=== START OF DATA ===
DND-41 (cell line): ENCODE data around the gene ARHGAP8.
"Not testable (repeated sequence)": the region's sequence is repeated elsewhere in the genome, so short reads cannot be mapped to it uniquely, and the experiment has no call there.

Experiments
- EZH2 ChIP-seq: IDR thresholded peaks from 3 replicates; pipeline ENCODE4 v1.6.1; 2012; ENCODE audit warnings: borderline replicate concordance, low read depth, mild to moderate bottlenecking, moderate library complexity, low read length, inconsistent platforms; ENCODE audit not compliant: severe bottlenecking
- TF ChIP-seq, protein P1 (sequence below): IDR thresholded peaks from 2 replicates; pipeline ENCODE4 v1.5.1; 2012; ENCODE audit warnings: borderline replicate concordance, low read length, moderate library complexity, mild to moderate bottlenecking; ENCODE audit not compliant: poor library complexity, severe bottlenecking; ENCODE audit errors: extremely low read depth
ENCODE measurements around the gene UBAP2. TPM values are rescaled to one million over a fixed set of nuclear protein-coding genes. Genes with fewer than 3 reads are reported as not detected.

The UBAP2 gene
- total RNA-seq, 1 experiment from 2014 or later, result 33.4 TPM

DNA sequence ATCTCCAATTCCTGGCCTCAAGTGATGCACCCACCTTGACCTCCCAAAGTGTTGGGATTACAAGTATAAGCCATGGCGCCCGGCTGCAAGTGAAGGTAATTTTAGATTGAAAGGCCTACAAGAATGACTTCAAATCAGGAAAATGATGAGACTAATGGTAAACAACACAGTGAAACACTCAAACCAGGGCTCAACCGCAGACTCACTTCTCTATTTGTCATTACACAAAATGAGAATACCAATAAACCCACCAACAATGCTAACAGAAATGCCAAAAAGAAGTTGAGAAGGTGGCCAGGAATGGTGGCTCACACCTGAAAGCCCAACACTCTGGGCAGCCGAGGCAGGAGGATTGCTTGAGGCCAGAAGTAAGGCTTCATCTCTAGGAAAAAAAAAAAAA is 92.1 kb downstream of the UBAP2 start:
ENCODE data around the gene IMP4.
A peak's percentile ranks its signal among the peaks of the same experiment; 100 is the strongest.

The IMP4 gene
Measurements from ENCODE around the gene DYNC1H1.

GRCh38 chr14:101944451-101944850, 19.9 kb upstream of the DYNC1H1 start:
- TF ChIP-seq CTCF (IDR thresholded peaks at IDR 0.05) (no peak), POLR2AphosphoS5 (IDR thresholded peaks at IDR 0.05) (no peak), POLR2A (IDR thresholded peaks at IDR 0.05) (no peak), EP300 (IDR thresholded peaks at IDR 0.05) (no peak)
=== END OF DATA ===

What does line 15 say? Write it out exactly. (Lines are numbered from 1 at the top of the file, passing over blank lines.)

- TF ChIP-seq CTCF (IDR thresholded peaks at IDR 0.05) (no peak), POLR2AphosphoS5 (IDR thresholded peaks at IDR 0.05) (no peak), POLR2A (IDR thresholded peaks at IDR 0.05) (no peak), EP300 (IDR thresholded peaks at IDR 0.05) (no peak)